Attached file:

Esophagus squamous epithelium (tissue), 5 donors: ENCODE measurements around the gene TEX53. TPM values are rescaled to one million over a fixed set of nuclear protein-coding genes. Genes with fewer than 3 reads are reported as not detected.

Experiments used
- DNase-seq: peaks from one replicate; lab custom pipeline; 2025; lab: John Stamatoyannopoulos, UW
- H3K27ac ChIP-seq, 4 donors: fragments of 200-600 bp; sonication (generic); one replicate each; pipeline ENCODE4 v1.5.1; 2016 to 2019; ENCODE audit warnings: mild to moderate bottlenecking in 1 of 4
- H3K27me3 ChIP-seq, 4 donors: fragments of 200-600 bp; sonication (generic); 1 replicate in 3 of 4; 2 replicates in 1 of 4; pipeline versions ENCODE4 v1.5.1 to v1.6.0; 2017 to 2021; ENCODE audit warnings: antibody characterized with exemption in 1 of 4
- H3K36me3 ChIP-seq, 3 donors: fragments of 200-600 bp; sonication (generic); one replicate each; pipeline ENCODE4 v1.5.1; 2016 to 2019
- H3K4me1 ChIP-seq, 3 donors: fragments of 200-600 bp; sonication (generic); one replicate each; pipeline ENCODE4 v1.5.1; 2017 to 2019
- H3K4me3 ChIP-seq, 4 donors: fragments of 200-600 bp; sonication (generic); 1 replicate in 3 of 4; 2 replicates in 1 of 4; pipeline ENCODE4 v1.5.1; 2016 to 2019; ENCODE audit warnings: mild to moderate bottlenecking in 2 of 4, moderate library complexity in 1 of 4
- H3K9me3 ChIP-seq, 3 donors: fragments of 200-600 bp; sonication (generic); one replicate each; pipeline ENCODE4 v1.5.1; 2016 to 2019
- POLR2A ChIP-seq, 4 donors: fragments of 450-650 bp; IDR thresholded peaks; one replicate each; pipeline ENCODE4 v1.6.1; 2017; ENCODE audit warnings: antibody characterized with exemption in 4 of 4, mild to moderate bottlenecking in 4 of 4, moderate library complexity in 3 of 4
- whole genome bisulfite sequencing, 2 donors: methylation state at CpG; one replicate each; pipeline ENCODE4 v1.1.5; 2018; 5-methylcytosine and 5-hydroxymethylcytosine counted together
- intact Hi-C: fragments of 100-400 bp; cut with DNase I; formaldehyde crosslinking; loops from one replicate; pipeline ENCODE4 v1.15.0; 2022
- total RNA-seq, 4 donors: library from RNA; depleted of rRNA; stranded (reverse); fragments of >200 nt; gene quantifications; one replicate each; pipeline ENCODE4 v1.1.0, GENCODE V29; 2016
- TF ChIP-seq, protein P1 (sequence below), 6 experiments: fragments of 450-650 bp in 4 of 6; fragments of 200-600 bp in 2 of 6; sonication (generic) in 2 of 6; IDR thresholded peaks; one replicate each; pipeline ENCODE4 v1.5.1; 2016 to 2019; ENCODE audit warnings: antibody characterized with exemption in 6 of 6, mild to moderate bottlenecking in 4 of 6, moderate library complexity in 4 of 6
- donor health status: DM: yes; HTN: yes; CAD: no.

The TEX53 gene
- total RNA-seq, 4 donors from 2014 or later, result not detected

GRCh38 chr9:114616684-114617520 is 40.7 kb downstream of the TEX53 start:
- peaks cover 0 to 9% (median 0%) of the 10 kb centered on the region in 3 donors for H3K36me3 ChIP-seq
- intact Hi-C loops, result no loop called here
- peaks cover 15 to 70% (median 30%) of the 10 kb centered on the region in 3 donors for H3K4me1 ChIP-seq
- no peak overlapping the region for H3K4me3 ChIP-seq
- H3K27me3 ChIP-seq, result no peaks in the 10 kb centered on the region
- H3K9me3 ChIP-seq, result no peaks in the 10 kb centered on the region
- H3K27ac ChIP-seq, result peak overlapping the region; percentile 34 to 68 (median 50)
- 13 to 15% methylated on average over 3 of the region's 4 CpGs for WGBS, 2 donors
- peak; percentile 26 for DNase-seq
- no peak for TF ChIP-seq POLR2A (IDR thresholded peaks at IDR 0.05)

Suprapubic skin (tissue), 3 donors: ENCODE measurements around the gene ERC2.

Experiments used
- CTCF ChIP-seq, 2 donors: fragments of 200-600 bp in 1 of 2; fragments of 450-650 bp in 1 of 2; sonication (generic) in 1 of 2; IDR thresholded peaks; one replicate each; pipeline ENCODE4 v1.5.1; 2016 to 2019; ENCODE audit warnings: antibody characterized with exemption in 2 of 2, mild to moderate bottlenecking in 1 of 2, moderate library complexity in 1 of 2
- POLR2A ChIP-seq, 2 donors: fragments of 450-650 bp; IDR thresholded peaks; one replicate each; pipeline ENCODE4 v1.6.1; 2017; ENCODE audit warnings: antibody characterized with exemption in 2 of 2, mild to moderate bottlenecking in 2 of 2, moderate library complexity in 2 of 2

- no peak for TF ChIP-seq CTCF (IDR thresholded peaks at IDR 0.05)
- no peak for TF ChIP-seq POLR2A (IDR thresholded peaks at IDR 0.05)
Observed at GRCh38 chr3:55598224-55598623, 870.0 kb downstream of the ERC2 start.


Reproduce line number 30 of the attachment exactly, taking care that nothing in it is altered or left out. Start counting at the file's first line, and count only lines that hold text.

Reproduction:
Experiments used